The test was a culmination of five months of hard work through the process Collins put together in a series of therapies – some physical, some mental – to help Earnhardt heal from his injuries, from working towards being able to feel “normal” again, to being able to drive a racecar again. With everything put together, confidence radiates in being ready to come back now.
“I feel very confident in what I’ve seen in myself and my improvement and I feel confident in what my doctors are telling me about my future and the risks that I’m taking and my ability to be able to withstand the normal wear and tear of not only driving a race but getting in that unfortunate accident from time to time,” he said. “We all feel pretty confident that not only am I as healthy as I was before the symptoms came last year, but I’m actually stronger. Having gone through this before also gives me additional confidence. This isn’t uncharted territory for me, so I know what I need to feel personally to know that I’m as strong as I need to be and healthy. I’m certainly feeling that way, but I’m also hearing the affirmation from my doctors that I can go back and drive racecars.”
Now with clearance in hand, Earnhardt will make his return, hoping to build upon his race team’s success from last season. While he was out of the car, Alex Bowman and Jeff Gordon, split the remaining 18 races on the schedule, scoring five top-10 finishes including Bowman leading 194 laps at Phoenix International Raceway after starting pole.
“Greg (Ives, crew chief) did an amazing job in a difficult situation to motivate and keep the morale up in the team,” Earnhardt said. “They actually, their performance, actually improved with the rest of the company throughout the last half of the season. I think that Greg gained a ton of confidence in himself and the guys. The guys are real happy with how they performed and how the cars performed and the cars they took to the racetrack. I was thrilled to see that. We had struggled in the summer, and it was great to see the whole company rally together and Jimmie (Johnson) winning the championship.”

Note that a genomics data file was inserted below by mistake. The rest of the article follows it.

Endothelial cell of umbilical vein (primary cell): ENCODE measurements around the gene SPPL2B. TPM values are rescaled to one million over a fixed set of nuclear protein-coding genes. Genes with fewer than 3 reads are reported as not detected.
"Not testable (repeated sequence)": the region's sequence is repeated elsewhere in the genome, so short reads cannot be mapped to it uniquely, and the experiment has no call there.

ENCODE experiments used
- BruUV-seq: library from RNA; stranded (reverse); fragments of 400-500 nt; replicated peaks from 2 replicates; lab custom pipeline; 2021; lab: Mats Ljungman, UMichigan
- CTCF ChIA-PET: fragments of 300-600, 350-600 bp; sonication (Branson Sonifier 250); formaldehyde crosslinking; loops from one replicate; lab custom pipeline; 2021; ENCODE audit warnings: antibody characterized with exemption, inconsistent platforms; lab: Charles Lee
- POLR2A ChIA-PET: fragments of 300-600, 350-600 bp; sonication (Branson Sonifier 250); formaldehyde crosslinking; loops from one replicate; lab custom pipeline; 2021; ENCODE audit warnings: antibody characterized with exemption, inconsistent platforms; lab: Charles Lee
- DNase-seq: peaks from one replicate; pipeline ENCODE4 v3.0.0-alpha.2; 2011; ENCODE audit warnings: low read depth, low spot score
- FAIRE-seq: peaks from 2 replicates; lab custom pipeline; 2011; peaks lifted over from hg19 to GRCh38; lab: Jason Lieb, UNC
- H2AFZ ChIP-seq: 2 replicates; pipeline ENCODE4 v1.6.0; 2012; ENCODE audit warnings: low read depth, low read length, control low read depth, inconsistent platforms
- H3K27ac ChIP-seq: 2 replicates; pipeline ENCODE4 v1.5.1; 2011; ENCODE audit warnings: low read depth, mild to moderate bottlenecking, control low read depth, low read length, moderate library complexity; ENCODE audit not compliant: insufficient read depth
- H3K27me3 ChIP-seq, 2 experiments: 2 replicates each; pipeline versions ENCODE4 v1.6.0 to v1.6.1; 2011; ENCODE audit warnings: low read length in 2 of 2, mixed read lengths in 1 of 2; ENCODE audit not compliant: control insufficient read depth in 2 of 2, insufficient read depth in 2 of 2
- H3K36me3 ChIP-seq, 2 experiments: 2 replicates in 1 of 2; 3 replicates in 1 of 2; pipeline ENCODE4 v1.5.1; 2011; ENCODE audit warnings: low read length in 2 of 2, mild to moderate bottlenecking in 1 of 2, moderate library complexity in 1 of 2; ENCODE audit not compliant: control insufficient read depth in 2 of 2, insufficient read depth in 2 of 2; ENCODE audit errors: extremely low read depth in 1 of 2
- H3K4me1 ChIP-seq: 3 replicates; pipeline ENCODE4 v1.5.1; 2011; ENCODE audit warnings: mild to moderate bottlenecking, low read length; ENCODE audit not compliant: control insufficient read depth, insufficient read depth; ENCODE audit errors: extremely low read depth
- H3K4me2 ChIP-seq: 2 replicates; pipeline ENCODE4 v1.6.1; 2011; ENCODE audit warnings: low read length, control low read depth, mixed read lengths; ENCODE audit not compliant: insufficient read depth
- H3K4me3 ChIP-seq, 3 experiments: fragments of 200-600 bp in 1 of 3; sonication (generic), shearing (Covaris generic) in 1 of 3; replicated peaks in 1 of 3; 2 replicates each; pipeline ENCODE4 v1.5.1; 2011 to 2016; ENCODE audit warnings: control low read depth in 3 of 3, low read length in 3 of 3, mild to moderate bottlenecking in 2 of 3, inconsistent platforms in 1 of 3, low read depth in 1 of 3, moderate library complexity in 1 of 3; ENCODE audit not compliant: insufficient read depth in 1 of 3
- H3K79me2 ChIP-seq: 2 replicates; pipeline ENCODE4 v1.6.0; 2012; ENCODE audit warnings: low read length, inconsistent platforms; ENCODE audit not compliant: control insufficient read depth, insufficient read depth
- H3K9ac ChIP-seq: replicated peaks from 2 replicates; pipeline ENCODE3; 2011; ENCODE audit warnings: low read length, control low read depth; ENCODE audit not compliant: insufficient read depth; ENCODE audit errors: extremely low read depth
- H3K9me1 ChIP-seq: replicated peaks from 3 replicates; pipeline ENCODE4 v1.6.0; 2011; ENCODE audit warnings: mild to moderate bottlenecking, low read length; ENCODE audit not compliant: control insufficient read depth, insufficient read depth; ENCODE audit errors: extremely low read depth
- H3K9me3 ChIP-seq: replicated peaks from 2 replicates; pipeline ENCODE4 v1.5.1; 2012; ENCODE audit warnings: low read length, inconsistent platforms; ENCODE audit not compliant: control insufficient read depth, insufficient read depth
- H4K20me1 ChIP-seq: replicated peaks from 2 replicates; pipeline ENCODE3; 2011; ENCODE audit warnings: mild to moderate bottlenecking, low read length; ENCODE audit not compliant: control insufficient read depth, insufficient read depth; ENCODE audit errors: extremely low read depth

He also has plans to continue the rehab exercises in which Collins says will further strengthen the vestibular system, so therefore Earnhardt can be as sharp as he can be.
While it wasn’t certainly the ideal situation to go through, it’s something in which Earnhardt hasn’t taken for granted. He admitted he has learned more about himself, learning to appreciate aspects of his life more while not taking things for granted.
“When you get something kind of taken away from you, you certainly realize what it is worth,” he said. “We gripe about our schedule and this and that and the other, but once you are not doing it and you are watching all your friends out there on the track and watching your crew work without you it really puts thing into perspective. It helps you kind of appreciate really what you’ve got. Definitely feel recharged and energized about the opportunity to be able to come back and race. I felt like I had a lot left in the tank. I’m excited about getting to Daytona.”